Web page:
Scientific Research Provides a Greater Understanding of Distracted Driving Risks
Although most drivers understand that texting or talking on a cell phone behind the wheel is dangerous, fewer people understand the science behind this severe threat to public safety. Admittedly, the folly associated with taking one’s eyes off the road during a morning commute seems obvious, but this type of activity does not constitute the greatest risk associated with distracted driving. The more prevalent danger presented by motorists using cell phones is referred to as “recognition error.” This type of driving behavior encompasses distractions inside and outside the vehicle, inattention, and surveillance deficiencies.
Recognition error constitutes the most prevalent form of human driving mistake, and human error accounts for nearly 90 percent of collisions. Drivers swerving through traffic, zigzagging between lanes at high rates of speed, surely endanger everyone else on the road, but ordinary people who assume they can pay attention while engaging in other activities cause most crashes. Despite the notion that humans are good at multi-tasking, we have a limited amount of attention, so splitting it between multiple activities while driving threatens to overwhelm our brain’s ability to perceive and respond to hazards.
The limits on the brain’s ability to focus on chunks of information were determined to be quite limited as far back as a study conducted nearly 70 years ago by cognitive psychologist George Miller. His research revealed that the mind could only grasp onto approximately seven bits of information at a time, give or take one or two bits of information. Subsequent research reveals that the mind’s ability to multi-task might be even more limited, with the human capacity to process information being limited to only 3 to 5 bits of information simultaneously.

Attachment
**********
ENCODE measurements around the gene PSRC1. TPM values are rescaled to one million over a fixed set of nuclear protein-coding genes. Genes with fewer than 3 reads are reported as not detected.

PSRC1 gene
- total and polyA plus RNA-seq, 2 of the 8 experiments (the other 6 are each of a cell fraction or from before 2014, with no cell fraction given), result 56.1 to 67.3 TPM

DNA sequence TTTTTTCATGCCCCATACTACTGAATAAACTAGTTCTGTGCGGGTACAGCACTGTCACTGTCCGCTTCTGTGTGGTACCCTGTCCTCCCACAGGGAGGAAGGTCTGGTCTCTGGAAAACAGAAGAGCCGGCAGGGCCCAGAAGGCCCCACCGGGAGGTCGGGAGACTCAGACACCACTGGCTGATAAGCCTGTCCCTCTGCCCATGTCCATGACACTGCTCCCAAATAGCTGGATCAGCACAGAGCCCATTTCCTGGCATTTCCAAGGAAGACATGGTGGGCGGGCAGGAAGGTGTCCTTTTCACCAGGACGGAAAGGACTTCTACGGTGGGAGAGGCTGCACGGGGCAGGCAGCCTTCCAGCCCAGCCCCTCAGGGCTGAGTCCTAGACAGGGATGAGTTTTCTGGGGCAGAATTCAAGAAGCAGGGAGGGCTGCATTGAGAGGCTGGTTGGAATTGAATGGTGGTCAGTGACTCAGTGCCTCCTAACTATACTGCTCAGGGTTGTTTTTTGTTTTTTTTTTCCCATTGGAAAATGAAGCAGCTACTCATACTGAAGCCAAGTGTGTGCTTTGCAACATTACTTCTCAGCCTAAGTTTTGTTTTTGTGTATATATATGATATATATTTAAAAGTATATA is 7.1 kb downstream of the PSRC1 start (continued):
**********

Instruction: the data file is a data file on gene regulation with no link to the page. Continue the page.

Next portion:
Researchers at Harvard University conducted an experiment called “The Invisible Gorilla” that illustrates the limits of our ability to perceive and interpret data when faced with multiple sources of stimulus. Participants in the study watched a video of three people dressed in a black shirt and three people dressed in a white shirt as they passed basketballs between them. The subjects of the experiment were told to count the number of times the ball was passed. In the middle of this activity, a gorilla walks across the screen. Although it might be hard to believe anyone would fail to notice a gorilla walking across the screen, half the participants did not notice the gorilla. In other words, the subjects looked right at the gorilla, but the limits on their ability to process multiple bits of information essentially rendered the gorilla invisible. This study reveals both that we do not perceive much of what comes into our field of vision and that people generally do not realize the limits of their ability to process information acquired by their senses.
These limits on the brain’s ability to process information explain why texting drivers perform as poorly on driving simulators as drunk drivers. People easily grasp why taking their hands off the steering wheel or averting their eyes from the roadway causes accidents. Still, fewer people realize that we can be distracted even when our hands are on the wheel. Our eyes are on the road because our ability to process information can become overextended. These limitations explain why drivers involved in “deep thoughts” or engaged in conversation with passengers tend to be as distracted as drivers using cell phones.
If you are injured in a collision caused by a distracted driver, an experienced auto accident attorney can help you pursue compensation against the responsible parties and deal with the other driver’s insurance company.
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